Trump’s dangerous offshore drilling plan will only bring losses to more families from the unavoidable spills and scarring industrialization that comes with this dirty industry. If drilling is expanded, our coastal businesses and surrounding communities will be the first to feel the negative impacts.
By Tom Kies, Robin Miller and Vipe Desai
Recent reporting by the Wall Street Journal that President Donald Trump’s plan to open nearly all of our oceans to offshore drilling has stalled is welcome news. As leaders of three business alliances — representing more than 47,000 businesses and over 500,000 fishing families — we are encouraged by the news of delay. Our businesses are part of the opposition that’s swelled large and loud enough to slow the president’s risky plan. Unfortunately, until we hear that our waters are off the table entirely, we cannot breathe a sigh of relief.
The threat of offshore drilling and exploration is clear: It would put us out of business. Oil spills and coastal businesses cannot coexist, which is why so many have united against the president’s plan for wholesale drilling off our coasts. Our favorite local restaurants, surf shops and major beachfront hotels employ our neighbors, friends and families and make up the cultural fabric of our special coastal communities. The delayed offshore drilling proposal directly threatens more than 2.6 million coastal jobs and roughly $180 billion in GDP that is generated from fishing, tourism and recreation along the Atlantic, Pacific and Florida’s Gulf coasts.
To understand the threat, look no further than the BP Deepwater Horizon disaster, which claimed 11 lives and destroyed marine environments across the Gulf of Mexico. The spill caused a sharp drop in tourism throughout Gulf Coast cities as people took their vacations elsewhere. Wary of consuming oil-contaminated food, the regional seafood industry also took a hit. Real estate values dropped in Florida, even in areas like St. Petersburg that never saw oil. Black sludge lapping onto Pensacola beaches likely drove a 52 percent decrease in searches for the Panhandle city on TripAdvisor, compared to when it had been oil-free. From Louisiana to Florida, for-hire fishing trips dropped by anywhere from 33 to 98 percent in each Gulf Coast state following the spill. More than 10 million user-days of beach, fishing and boating were lost because of the disaster.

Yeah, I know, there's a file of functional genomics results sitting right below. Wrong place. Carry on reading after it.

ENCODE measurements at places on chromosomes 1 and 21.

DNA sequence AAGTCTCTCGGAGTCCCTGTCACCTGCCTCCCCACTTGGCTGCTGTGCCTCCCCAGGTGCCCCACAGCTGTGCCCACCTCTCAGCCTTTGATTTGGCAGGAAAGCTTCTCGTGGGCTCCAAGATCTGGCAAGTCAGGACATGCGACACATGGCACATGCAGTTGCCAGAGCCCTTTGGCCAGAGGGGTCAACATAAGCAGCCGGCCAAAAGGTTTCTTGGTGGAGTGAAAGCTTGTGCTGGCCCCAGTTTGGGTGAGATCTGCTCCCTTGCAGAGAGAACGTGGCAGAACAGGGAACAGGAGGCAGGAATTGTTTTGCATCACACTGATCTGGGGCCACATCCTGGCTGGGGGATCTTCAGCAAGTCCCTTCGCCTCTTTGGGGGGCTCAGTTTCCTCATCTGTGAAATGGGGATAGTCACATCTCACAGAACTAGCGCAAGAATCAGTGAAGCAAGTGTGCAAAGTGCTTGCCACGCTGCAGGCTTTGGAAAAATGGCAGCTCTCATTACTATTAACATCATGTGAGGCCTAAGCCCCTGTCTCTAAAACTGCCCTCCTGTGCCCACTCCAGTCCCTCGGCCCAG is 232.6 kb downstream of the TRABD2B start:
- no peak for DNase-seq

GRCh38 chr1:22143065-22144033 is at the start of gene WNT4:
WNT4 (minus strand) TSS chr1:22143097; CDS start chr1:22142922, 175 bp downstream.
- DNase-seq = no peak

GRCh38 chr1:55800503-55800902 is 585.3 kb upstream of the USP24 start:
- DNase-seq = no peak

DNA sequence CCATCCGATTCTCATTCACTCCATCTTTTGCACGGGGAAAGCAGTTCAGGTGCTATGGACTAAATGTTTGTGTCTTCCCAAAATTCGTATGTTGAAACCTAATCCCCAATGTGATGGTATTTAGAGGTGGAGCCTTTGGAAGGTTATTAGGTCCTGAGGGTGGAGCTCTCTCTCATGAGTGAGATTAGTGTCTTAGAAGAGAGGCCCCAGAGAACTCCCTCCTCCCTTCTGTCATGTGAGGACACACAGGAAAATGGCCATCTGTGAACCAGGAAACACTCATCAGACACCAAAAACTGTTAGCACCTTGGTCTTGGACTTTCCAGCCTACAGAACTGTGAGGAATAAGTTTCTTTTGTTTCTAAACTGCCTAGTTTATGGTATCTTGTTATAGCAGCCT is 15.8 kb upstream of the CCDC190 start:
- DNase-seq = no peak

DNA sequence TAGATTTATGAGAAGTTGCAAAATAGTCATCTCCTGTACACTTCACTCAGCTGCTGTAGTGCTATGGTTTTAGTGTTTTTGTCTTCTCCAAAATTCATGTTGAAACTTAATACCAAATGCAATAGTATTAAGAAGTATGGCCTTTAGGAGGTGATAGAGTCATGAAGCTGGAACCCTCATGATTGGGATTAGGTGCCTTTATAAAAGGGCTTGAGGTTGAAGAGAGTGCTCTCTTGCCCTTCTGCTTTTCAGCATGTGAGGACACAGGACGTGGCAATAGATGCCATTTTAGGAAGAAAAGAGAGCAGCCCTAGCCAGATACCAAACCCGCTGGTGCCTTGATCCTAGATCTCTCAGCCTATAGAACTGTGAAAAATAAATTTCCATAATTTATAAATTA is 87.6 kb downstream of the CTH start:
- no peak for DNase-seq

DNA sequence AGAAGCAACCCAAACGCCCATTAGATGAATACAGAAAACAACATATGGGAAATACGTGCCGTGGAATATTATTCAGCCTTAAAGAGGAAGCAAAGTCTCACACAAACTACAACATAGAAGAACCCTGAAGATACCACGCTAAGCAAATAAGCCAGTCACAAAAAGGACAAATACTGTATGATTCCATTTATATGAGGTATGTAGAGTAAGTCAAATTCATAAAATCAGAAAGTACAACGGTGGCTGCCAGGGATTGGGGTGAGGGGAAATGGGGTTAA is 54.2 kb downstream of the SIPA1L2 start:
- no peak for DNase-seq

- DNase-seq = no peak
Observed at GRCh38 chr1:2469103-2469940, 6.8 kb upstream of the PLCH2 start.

Behind those statistics are real people and real families that rely on a clean and healthy ocean to make ends meet. As it stands, Trump’s dangerous offshore drilling plan will only bring losses to more families from the unavoidable spills and scarring industrialization that comes with this dirty industry. If drilling is expanded, our coastal businesses and surrounding communities will be the first to feel the negative impacts. Another catastrophic spill would be our generation’s legacy to our children and grandchildren.
Claims of new jobs from the oil industry should be met with skepticism. The few jobs that could come from new offshore drilling would likely go to out-of-state or foreign workers, and even the majority of those wouldn’t become a reality for 10 to 20 years after the leasing. Offshore drilling is neither dependable nor safe, but our current coastal industries are both. It’s imperative that we protect the jobs and communities that thrive on a clean and healthy ocean.
Decisions being made right now on offshore drilling will have major impacts on our livelihoods far into the future. That’s why plans to expand offshore drilling should be formally ended, not simply delayed. Opposition to offshore drilling bridges the political divide and we collectively represent hundreds of thousands of hard-working Americans waiting for some reassurance that our coasts will be protected.
We believe President Trump is committed to American jobs and hope he will do the right thing to protect ours. The president and Interior Secretary David Bernhardt need to ensure the public that new areas will be off the table for future drilling. Sidelining the drilling plan is one thing, now we need it thrown out altogether. Our waters need protecting, and so do our businesses.
Tom Kies is the president of the Carteret County (N.C.) Chamber of Commerce and president of the Business Alliance for Protecting the Atlantic Coast; Robin Miller is the president/CEO of the Tampa Bay Beaches Chamber of Commerce and chair of the Florida Gulf Coast Business Coalition; and Vipe Desai is the CEO of HDX Mix and a founding member of the Business Alliance for Protecting the Pacific Coast.
Original article found here.